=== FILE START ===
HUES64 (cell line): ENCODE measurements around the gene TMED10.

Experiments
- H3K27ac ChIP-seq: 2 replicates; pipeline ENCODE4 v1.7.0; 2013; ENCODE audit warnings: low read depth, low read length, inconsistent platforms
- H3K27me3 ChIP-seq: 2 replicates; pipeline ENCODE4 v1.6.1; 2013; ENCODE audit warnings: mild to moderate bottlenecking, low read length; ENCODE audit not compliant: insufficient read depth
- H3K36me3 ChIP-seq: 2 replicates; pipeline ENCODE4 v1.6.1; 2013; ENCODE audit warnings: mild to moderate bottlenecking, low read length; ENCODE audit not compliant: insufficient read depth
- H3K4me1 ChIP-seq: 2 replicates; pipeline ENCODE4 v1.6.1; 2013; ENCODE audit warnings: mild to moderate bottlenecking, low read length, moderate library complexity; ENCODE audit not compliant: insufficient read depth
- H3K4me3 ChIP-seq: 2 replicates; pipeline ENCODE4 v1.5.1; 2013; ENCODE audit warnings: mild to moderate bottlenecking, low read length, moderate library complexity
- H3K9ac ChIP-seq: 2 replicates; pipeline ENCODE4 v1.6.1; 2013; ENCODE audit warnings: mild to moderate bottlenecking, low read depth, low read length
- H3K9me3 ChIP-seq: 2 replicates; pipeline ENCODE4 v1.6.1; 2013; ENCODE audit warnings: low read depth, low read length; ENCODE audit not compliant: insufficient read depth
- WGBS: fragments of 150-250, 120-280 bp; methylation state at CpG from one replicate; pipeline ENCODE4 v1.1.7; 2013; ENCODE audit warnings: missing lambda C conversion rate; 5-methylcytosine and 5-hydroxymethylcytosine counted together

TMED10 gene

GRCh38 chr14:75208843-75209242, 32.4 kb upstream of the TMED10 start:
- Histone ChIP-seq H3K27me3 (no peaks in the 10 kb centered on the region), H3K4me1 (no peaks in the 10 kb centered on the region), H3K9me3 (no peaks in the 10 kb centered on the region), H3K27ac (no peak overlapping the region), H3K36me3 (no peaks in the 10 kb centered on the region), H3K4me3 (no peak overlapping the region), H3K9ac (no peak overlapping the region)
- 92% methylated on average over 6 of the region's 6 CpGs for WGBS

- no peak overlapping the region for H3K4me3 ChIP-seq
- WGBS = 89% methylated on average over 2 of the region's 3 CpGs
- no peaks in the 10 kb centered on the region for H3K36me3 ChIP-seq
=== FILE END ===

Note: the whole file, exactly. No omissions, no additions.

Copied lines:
HUES64 (cell line): ENCODE measurements around the gene TMED10.

Experiments
- H3K27ac ChIP-seq: 2 replicates; pipeline ENCODE4 v1.7.0; 2013; ENCODE audit warnings: low read depth, low read length, inconsistent platforms
- H3K27me3 ChIP-seq: 2 replicates; pipeline ENCODE4 v1.6.1; 2013; ENCODE audit warnings: mild to moderate bottlenecking, low read length; ENCODE audit not compliant: insufficient read depth
- H3K36me3 ChIP-seq: 2 replicates; pipeline ENCODE4 v1.6.1; 2013; ENCODE audit warnings: mild to moderate bottlenecking, low read length; ENCODE audit not compliant: insufficient read depth
- H3K4me1 ChIP-seq: 2 replicates; pipeline ENCODE4 v1.6.1; 2013; ENCODE audit warnings: mild to moderate bottlenecking, low read length, moderate library complexity; ENCODE audit not compliant: insufficient read depth
- H3K4me3 ChIP-seq: 2 replicates; pipeline ENCODE4 v1.5.1; 2013; ENCODE audit warnings: mild to moderate bottlenecking, low read length, moderate library complexity
- H3K9ac ChIP-seq: 2 replicates; pipeline ENCODE4 v1.6.1; 2013; ENCODE audit warnings: mild to moderate bottlenecking, low read depth, low read length
- H3K9me3 ChIP-seq: 2 replicates; pipeline ENCODE4 v1.6.1; 2013; ENCODE audit warnings: low read depth, low read length; ENCODE audit not compliant: insufficient read depth
- WGBS: fragments of 150-250, 120-280 bp; methylation state at CpG from one replicate; pipeline ENCODE4 v1.1.7; 2013; ENCODE audit warnings: missing lambda C conversion rate; 5-methylcytosine and 5-hydroxymethylcytosine counted together

TMED10 gene

GRCh38 chr14:75208843-75209242, 32.4 kb upstream of the TMED10 start:
- Histone ChIP-seq H3K27me3 (no peaks in the 10 kb centered on the region), H3K4me1 (no peaks in the 10 kb centered on the region), H3K9me3 (no peaks in the 10 kb centered on the region), H3K27ac (no peak overlapping the region), H3K36me3 (no peaks in the 10 kb centered on the region), H3K4me3 (no peak overlapping the region), H3K9ac (no peak overlapping the region)
- 92% methylated on average over 6 of the region's 6 CpGs for WGBS

- no peak overlapping the region for H3K4me3 ChIP-seq
- WGBS = 89% methylated on average over 2 of the region's 3 CpGs
- no peaks in the 10 kb centered on the region for H3K36me3 ChIP-seq